Sue brings passion and creativity to her work on behalf of others and has demonstrated
innovative thinking and the ability to craft vision into measurable outcomes through fundraising
and the development of strategic partnerships.

As Executive Director I have every confidence in her ability to lead the museum’s capital
campaign. Please join me in welcoming Sue to the National Public Housing Museum community.

-Lisa Lee

Mary J Blige Ravinia Recap

Thanks to everyone who was able to make it out to the first of two concert summer fundraisers with Mary J Blige! Despite the wet weather earlier in the day, friends of the Museum were able to spend a wonderful evening of food, drinks, communion, and of course, Blige's wonderful songs. We hope those in attendance had just as much fun as we did! If you want to share photos you took at the event, you're welcome to send them to info@nphm.org! We'd love to see and share them!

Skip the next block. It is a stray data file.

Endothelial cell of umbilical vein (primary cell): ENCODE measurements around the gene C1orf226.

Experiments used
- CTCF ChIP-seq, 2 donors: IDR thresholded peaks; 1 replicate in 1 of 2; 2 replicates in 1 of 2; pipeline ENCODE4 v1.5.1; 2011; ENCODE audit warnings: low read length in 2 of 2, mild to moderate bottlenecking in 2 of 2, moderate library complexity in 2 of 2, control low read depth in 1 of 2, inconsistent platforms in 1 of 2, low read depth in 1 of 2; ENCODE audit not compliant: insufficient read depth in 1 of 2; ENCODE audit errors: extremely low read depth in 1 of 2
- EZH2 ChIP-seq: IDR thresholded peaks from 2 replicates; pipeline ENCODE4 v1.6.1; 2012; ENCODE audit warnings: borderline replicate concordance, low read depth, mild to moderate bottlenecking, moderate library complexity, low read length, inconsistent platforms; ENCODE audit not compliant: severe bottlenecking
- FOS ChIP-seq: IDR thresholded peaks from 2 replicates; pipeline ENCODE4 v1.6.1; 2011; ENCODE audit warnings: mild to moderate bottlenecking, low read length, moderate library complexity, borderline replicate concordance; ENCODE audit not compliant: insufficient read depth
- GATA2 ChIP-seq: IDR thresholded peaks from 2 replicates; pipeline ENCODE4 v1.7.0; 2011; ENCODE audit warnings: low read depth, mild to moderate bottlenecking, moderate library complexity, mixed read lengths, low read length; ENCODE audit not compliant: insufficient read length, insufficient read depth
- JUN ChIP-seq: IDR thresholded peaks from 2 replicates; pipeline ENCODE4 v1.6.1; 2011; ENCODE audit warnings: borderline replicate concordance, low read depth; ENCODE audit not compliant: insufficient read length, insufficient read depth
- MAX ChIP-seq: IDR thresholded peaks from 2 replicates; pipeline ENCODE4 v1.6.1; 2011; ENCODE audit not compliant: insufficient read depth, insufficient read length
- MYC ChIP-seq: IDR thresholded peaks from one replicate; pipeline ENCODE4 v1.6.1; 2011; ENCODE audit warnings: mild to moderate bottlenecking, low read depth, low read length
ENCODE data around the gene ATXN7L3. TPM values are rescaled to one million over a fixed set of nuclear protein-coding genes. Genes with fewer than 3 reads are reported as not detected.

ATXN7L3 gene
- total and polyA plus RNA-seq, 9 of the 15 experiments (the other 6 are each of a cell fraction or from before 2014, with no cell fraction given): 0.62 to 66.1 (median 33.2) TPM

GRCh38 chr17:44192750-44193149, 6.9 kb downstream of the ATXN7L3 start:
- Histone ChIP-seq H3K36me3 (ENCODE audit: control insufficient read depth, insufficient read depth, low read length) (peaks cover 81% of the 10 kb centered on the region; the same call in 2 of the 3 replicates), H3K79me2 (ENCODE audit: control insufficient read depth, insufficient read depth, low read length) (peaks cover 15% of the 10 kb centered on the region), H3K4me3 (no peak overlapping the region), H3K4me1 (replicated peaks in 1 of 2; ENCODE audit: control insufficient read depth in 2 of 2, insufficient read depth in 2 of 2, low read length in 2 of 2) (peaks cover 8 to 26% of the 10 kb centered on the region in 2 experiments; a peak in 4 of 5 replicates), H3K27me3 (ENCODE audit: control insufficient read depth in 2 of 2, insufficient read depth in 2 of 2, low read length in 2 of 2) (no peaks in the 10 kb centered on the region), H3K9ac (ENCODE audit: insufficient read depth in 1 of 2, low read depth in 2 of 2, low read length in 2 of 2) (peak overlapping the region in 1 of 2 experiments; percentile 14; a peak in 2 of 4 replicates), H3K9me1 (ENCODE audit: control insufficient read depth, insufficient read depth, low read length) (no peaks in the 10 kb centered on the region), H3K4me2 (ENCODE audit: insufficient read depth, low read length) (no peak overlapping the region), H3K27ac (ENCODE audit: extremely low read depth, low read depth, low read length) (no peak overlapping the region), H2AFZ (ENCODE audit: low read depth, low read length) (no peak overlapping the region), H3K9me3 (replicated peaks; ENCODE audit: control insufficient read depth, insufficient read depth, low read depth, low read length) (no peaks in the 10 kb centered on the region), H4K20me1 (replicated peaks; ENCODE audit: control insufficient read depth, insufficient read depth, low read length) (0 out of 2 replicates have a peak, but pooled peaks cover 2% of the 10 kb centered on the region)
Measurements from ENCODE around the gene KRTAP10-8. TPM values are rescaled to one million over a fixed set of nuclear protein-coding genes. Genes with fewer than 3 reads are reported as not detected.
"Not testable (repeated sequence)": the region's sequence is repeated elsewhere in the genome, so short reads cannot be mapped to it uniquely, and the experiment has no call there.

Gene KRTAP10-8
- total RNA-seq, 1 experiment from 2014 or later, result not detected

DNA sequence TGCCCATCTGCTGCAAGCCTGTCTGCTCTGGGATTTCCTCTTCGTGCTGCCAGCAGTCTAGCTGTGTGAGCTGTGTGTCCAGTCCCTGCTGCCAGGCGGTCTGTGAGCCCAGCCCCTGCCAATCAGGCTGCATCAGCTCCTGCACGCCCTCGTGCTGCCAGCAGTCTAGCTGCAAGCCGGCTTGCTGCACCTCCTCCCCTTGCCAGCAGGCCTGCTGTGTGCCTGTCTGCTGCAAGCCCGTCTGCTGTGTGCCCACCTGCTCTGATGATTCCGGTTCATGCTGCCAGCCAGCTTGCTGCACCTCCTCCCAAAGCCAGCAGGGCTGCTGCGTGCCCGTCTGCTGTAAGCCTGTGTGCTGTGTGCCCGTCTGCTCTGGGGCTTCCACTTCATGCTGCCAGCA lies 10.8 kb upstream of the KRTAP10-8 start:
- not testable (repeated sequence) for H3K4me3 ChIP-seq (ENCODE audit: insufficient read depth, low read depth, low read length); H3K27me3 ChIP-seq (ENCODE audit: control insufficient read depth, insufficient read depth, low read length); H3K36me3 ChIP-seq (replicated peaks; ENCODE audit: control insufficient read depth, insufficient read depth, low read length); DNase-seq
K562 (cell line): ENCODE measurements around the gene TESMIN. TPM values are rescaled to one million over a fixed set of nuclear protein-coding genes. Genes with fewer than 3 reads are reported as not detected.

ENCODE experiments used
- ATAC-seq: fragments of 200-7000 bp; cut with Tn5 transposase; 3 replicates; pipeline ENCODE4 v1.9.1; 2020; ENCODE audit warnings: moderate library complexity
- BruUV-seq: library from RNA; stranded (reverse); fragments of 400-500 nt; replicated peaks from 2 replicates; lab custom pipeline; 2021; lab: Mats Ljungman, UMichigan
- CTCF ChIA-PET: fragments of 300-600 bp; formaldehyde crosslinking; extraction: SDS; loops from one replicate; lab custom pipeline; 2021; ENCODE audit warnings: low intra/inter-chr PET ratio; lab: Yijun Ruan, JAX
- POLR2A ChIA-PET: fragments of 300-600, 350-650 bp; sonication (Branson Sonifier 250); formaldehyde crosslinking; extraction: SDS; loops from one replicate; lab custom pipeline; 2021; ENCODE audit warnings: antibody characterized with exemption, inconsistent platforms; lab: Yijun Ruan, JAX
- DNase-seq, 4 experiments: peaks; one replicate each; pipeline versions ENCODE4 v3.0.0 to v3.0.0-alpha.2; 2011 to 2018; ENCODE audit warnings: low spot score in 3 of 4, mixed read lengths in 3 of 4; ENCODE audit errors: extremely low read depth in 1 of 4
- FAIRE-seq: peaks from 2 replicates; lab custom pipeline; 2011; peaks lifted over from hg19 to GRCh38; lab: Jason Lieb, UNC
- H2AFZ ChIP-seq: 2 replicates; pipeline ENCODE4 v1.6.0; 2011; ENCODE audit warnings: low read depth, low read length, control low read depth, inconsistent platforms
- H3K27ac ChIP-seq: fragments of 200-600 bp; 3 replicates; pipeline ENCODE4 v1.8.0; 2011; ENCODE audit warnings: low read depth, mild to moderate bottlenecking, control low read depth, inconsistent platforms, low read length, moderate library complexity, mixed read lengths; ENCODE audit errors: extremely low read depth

Our next fundraiser will again be at Ravania on August 17th and will feature the talent of Earth, Wind, and Fire! The concert is sold out through Ravinia's ticketing agency, but you can still buy tickets through our website here, but tickets are running low for us as well, so grab yours today!

Cabrini-Green Exhibition Visit

We had our friends from Cabrini-Green come visit our exhibition, History Lessons on July 14th.  It was a wonderful afternoon communion featuring food, music, and storytelling.

Thanks to our friend, Raymond McDonald, for helping to helping to coordinate the program, we hope everyone had as much fun as we did!

Interested in having a tour of our exhibition? Reach out to info@nphm.org to schedule a tour! The exhibition closes on July 27th.

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Saturday Hours

 Photo courtesy of Richard Cahan

Photo courtesy of Richard Cahan

We're excited to have open office hours the next three Saturdays, from June 30th through July 14th. We'll be open from 10 AM to 4 PM for those interested in visiting our current exhibition, History Lessons: Everyday Objects From Chicago Public Housing. The exhibition closes on July 27th.

We hope to see you there!

Dr. Lisa Yun Lee Speaks at Chicago Community Conversation

 Photo courtesy of Marc Monaghan

Photo courtesy of Marc Monaghan